HTS Moderator , Reviewer
Title: Labor Day
HTS Overall Score:76
Romantic movies are rather hit and miss, especially those targeting a more mature demographic, rather than watching goofy teenage love. “Labor Day” is more a throwback to the romances of the 50’s and 60’s rather than any modern day romance we’re used to. It seems that they were trying for more of a “Nicholas Sparks” type of tone, and the intention is well received, it’s just the execution that is a bit of a bumpy ride. The trailers for the film were a bit overly sappy and I wondered if they were actually going to continue that tone for the movie, it seemed that it must have been true because I know the film didn’t make more than $50 at the theaters. However, I’m actually a bit of a sucker for a good romance so I’d end up watching this with the wife over the weekend. Strangely enough, I actually ended up liking the film a bit more than she did, and she’s the kind of girl who will curl up on the couch with a blanket in rapt attention with these types of movies.
The story is narrated by the son, Hank (narrated as an adult by Tobey MaGuire and played as a child by Gattlin Griffith), and is told through his point of view. He’s barley into his puberty stage and lives with his clinically depressed mother, Adele (Kate Winslet). Life is fairly normal for a child in a broken family, he has to more or less take care of his shut in mother, living day to day, until one fateful Labor Day weekend. At the grocery story Henry runs into Frank (Josh Brolin), a newly escaped convict. Utilizing a bit of intimidation Frank takes Adele and Henry hostage at their own home, so that he can rest up and leave that night via the trains. As luck would have it, Frank is a rather mild mannered man. He makes it very clear that he means them no harm and will be on his way as soon as possible. After dark they come to the realization that the trains aren’t going to come for the next few days, since it’s a holiday weekend. Now it seems Frank has to stay a few more days.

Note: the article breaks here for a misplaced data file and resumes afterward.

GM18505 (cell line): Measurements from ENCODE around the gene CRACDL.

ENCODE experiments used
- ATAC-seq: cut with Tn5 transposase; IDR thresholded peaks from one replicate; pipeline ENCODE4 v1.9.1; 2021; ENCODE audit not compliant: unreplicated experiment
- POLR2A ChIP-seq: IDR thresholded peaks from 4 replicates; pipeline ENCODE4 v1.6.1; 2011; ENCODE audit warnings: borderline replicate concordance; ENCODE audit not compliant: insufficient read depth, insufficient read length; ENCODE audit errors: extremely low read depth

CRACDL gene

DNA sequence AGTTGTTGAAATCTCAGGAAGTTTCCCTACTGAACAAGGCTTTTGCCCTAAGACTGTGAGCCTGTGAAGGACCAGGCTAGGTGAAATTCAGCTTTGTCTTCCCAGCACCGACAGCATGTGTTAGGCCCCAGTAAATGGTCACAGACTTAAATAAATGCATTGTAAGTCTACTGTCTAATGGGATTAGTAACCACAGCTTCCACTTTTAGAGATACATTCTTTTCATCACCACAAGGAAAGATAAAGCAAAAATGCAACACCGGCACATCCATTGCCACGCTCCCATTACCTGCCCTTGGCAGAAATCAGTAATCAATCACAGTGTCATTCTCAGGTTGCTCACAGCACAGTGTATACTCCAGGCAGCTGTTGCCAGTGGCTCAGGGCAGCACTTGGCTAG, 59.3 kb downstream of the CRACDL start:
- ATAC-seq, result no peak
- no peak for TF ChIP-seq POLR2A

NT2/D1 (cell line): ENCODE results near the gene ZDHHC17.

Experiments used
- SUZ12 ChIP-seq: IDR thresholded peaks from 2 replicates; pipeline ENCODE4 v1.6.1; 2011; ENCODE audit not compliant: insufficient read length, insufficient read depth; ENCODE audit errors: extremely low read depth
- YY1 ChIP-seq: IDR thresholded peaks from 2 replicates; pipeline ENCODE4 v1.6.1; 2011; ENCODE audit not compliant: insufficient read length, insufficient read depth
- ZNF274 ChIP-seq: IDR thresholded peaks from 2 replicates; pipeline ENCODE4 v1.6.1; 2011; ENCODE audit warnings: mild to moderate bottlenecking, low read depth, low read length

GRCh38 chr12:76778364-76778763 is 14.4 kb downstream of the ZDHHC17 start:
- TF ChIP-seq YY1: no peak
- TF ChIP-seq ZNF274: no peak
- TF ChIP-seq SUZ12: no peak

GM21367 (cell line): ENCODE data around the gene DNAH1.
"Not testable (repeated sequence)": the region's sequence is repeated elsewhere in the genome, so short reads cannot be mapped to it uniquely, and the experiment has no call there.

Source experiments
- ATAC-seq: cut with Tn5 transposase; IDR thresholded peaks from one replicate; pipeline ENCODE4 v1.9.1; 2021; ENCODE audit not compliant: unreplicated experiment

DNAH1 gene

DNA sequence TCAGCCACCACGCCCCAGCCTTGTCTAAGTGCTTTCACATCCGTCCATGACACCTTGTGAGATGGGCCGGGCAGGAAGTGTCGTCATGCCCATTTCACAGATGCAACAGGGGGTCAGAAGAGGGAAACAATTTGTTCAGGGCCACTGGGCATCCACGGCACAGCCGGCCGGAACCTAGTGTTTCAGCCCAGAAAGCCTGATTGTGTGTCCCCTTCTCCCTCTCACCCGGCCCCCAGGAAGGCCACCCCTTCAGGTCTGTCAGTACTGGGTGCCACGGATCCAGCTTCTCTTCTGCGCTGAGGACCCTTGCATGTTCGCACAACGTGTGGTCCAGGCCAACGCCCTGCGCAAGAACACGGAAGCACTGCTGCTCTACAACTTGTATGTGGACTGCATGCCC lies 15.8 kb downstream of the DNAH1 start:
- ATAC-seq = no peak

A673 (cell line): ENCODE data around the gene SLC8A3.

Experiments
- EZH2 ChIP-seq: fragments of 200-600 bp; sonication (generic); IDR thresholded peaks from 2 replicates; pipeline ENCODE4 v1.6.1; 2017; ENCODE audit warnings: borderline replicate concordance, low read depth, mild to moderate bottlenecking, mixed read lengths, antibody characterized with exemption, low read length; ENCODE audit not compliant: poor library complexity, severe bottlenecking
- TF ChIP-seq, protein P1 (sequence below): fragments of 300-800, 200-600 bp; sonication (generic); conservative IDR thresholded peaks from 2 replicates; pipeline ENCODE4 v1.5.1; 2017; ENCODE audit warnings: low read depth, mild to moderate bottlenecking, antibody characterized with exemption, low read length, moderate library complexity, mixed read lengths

Being the good hearted country boy that his is, Frank helps out around the home, fixing things, showing Adele how to make the perfect peach pie etc. As Franks real nature is on display, Adele starts to come out of her depression as she has someone that she can share a common tragedy with. Frank has been convicted of murder by negligence and Adele is dealing with her own tragic past that creates a unique bond between the two. After a long 5 days of knowing each other, Frank and Adele decide to pack up and move to Canada, start a new life as a family and begin afresh. The only problems is that Henry has met a new girl and she’s thrown some monkey wrenches into the plan. As the film hurtles towards it’s inevitable conclusion we see whether the bonds forged through necessity are ones that can withstand the stresses ahead or built upon sinking sand.